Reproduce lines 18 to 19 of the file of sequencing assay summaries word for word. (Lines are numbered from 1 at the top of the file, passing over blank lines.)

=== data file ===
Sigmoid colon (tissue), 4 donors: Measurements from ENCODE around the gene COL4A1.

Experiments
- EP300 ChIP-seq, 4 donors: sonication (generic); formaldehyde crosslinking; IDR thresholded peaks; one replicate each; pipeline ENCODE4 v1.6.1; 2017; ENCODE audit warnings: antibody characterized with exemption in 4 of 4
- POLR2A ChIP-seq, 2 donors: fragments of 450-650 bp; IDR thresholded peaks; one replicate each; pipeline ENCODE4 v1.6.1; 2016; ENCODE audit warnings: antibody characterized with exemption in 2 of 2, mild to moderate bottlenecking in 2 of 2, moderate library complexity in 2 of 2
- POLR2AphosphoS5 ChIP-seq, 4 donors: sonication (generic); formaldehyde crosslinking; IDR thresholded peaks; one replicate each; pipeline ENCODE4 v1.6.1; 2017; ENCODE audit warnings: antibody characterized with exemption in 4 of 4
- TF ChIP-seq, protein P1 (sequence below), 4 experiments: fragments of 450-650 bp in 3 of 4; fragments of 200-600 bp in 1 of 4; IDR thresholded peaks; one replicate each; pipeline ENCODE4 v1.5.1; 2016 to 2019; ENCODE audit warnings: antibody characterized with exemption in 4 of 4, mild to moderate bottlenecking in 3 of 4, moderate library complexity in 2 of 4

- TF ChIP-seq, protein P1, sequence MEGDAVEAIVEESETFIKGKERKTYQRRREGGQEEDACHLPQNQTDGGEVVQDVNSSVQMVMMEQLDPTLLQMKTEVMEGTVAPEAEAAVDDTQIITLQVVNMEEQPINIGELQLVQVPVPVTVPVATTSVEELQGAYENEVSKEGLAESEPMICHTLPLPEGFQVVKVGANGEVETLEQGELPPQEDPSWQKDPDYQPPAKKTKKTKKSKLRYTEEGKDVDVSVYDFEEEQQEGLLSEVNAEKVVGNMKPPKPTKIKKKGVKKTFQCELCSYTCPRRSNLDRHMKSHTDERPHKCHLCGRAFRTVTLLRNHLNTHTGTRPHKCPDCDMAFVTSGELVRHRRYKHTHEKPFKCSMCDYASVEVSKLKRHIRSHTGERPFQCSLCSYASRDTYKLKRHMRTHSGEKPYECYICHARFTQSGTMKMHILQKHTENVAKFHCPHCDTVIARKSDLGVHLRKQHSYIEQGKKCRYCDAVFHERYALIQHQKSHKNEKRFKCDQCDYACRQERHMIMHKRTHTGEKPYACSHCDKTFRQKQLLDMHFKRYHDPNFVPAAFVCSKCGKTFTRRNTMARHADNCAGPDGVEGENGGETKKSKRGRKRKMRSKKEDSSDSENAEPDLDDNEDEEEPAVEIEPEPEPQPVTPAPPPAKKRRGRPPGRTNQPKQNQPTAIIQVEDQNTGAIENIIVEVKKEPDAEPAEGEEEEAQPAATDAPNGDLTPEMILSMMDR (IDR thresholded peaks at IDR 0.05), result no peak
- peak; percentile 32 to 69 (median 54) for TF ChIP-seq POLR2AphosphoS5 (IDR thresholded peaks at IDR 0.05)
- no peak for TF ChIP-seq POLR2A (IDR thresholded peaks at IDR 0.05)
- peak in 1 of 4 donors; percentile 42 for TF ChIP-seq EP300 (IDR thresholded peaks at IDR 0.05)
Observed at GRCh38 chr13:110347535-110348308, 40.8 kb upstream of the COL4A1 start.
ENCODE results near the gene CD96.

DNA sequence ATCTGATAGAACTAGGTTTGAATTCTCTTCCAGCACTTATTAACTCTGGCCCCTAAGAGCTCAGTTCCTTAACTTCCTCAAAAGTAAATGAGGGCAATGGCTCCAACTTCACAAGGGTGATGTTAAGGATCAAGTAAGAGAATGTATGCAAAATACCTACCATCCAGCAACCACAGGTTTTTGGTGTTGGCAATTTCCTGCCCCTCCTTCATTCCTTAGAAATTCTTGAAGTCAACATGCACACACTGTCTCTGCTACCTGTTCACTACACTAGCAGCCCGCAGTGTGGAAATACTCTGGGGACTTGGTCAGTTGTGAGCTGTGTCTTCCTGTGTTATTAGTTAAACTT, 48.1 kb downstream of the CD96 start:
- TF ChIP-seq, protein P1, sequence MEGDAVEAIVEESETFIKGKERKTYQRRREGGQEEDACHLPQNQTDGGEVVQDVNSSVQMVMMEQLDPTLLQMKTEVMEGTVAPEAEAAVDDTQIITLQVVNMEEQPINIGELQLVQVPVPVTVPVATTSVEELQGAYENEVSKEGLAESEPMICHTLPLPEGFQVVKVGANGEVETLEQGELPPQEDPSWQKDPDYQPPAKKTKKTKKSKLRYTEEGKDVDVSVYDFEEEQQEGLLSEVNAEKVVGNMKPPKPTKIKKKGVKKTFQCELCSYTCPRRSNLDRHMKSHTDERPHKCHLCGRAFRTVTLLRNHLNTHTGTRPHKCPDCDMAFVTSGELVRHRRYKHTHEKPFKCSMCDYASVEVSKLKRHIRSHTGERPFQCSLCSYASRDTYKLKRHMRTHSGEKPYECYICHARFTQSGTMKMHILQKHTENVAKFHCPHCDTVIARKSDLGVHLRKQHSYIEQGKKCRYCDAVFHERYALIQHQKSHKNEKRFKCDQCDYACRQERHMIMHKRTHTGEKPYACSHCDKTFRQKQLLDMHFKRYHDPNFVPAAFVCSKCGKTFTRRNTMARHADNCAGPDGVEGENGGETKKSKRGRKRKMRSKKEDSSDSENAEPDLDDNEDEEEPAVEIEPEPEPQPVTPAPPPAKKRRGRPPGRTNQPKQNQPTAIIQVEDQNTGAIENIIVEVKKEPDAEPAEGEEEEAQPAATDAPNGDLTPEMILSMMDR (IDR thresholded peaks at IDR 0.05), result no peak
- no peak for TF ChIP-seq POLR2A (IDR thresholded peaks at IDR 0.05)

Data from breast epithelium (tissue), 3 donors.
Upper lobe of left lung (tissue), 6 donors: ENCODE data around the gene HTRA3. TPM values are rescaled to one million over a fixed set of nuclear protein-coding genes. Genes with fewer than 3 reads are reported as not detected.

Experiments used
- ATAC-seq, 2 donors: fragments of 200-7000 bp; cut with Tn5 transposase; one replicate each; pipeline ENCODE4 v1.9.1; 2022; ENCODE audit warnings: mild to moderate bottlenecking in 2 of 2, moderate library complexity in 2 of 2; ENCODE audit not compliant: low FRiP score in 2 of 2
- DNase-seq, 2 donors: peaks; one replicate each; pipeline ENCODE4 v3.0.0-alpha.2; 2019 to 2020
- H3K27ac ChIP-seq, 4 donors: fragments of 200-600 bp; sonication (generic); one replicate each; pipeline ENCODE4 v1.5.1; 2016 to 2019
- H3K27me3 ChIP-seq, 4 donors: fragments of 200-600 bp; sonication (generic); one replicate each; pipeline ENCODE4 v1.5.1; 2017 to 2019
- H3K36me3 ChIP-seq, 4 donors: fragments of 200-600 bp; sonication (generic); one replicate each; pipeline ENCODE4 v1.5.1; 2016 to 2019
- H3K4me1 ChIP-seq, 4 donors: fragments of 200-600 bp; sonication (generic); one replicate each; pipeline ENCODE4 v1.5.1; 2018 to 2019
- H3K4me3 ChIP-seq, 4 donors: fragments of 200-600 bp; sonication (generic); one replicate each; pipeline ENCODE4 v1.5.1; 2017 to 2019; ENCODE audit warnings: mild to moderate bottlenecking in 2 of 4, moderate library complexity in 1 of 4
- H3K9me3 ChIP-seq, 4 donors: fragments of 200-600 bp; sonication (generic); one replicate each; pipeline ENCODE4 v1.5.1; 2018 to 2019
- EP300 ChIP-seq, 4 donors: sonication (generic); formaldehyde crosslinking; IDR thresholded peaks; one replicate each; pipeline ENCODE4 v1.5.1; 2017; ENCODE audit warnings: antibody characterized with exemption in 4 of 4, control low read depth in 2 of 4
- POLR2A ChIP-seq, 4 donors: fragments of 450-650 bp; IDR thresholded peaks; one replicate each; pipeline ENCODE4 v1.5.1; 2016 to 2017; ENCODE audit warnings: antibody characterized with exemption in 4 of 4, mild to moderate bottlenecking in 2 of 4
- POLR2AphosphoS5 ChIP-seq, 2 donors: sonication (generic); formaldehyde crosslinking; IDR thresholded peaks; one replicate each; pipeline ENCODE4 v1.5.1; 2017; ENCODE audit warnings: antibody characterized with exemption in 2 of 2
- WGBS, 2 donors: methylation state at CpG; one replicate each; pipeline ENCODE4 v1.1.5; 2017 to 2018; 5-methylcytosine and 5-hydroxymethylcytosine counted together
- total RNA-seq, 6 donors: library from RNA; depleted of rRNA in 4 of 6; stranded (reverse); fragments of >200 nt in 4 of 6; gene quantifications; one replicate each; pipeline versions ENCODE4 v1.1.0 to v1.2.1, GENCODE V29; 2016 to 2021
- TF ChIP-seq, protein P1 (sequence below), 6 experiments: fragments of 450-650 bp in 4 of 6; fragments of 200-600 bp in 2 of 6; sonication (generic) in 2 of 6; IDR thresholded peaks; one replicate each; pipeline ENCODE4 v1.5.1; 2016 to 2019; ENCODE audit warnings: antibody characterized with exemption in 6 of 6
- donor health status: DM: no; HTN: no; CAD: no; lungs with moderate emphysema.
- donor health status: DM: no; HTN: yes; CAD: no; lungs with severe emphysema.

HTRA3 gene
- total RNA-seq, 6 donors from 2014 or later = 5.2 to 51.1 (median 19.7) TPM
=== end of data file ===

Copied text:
Experiments used
- ATAC-seq, 2 donors: fragments of 200-7000 bp; cut with Tn5 transposase; one replicate each; pipeline ENCODE4 v1.9.1; 2022; ENCODE audit warnings: mild to moderate bottlenecking in 2 of 2, moderate library complexity in 2 of 2; ENCODE audit not compliant: low FRiP score in 2 of 2